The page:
Sex. Drugs. Scissors.

Alexander McQueen and John Galliano. Their names are often casually spoken with a familiarity generally reserved for a loved one. You might even be wearing an article of clothing that bears the imprint of one or the other as you read this.  But what do you know of the men behind the labels?

McQueen and Galliano were both tormented gay adolescents from working class families in London, who grew up teased and taunted by their peers. Neither of them was supposed to ascend to the highest thrones in the fashion demimonde, but ascend they did. And like Icarus, what a toll they paid for flying too close to the sun.

Much ballyhoo has been made about the price of beauty, but until recently little has been said about the price affixed to the creation of beauty. Without launching into a diatribe to rival Miranda Priestly’s fulmination on the far-reaching import of the color cerulean, suffice it to say that for every look sent down a runway which later enters our lives in some distillated way, shape or fashion, there is an investment of inspiration, talent, savvy, skill and, occasionally, pain that is often not fully recognized. Such is, at least in part, the premise of Dana Thomas’ recent book Gods and Kings: The Rise and Fall of Alexander McQueen and John Galliano.


John Galliano, before the fall


In an exhaustively probing examination, Thomas, a fashion journalist, pulls back the curtain on the rise and demise of two of the creative geniuses who defined a generation of fashion. The way they cut, their inspirations, their muses, their lovers, their fears…Thomas covers them all. Along the way, she also illuminates parallels between the careers of McQueen and Galliano –  superstar designers who simultaneously ruled fashion, in spite of the fact that their styles could not have been more divergent.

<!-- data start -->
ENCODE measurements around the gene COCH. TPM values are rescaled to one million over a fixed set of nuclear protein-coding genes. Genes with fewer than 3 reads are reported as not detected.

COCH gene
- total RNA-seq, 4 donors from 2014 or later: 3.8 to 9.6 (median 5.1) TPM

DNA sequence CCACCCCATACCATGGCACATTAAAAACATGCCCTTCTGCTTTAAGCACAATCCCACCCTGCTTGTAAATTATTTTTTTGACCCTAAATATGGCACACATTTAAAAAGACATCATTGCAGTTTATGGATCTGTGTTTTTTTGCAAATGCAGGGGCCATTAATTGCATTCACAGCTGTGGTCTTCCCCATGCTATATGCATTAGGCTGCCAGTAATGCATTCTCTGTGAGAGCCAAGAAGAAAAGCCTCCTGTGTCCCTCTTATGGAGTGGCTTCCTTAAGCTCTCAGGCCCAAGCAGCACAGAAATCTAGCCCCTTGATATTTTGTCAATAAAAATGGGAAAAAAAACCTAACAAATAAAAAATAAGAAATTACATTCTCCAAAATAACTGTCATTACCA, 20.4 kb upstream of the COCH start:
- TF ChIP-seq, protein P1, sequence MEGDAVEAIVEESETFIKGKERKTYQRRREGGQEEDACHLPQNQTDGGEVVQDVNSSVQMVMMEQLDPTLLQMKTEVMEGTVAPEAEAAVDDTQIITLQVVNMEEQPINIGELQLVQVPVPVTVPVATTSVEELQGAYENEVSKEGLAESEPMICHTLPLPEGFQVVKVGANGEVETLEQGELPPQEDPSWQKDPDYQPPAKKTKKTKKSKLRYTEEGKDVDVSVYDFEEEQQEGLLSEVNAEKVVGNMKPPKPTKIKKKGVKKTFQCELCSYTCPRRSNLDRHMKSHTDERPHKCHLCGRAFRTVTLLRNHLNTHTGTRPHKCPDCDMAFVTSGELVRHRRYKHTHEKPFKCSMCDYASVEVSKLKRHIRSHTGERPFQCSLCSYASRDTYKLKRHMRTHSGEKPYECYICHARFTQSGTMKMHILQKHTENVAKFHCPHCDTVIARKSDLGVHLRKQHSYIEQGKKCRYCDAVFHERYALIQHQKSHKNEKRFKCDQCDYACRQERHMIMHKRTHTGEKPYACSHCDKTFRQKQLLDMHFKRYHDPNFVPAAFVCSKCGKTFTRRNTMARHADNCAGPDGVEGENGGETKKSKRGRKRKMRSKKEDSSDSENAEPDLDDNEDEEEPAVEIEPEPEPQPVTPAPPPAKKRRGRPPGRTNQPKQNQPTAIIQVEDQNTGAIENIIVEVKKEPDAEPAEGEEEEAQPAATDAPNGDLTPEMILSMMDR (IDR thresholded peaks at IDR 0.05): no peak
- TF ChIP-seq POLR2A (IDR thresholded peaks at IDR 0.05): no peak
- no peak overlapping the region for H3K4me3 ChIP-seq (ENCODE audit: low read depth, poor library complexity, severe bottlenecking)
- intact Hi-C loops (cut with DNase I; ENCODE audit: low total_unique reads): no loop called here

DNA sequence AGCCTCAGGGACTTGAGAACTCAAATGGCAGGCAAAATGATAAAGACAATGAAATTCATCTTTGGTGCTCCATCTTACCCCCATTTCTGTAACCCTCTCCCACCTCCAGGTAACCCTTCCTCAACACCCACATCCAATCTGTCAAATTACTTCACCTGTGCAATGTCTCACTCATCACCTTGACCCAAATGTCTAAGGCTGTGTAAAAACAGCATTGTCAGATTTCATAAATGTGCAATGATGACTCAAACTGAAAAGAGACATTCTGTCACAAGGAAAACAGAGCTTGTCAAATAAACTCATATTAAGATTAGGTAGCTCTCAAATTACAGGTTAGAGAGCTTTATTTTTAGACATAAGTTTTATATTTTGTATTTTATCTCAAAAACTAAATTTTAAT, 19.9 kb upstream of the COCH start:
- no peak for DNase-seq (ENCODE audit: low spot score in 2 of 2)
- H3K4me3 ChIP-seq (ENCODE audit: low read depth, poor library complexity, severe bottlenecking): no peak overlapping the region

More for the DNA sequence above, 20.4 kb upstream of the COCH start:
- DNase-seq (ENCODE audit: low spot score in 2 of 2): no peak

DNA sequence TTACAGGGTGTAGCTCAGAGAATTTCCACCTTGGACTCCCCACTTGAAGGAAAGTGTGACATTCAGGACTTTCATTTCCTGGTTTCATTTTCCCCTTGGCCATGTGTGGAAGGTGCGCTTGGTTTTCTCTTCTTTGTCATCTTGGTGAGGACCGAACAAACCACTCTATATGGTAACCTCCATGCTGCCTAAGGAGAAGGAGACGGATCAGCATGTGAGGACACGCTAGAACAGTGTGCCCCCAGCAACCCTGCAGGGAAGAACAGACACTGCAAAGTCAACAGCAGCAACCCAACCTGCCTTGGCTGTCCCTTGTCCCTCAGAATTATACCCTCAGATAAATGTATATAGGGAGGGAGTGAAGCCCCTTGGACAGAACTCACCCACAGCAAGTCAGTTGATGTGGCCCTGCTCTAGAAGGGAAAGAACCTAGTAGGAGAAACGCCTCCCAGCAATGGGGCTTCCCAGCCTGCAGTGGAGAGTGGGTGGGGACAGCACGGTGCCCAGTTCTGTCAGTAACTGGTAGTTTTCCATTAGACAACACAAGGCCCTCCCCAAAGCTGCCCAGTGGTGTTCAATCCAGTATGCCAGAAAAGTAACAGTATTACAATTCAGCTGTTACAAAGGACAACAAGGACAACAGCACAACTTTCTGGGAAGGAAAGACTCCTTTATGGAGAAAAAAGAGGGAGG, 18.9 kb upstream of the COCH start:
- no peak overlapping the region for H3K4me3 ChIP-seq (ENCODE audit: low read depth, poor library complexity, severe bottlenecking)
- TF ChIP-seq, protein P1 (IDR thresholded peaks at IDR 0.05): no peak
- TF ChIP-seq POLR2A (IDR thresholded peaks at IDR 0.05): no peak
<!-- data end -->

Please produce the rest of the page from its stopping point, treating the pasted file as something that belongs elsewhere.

Irrespective of how familiar you are with the lives of Galliano and McQueen, Gods and Kings is a fascinating read. For hardcore fashionistas the book will be akin to taking a walking down memory lane and recalling both the creative magic that made the two designers gods and the demons that plagued them behind the scenes. Meanwhile, for those who have not been particularly fixated by fashion heretofore, Gods and Kings, will act as the ultimate primer on understanding the innerworkings of haute couture during the moment in time when McQueen and Galliano scaled the heights of fashion; the players that helped them get there; the players that nearly brought them down; and the celebrities and socialites that orbited their respective universes.

At times Thomas can wax a bit rhapsodic about the designers’ various collections, but the tantrums, personalities and occasionally sordid background drama that fill in the gaps help to make this biographical tome cum cautionary tale an engaging read.

To get the book click here.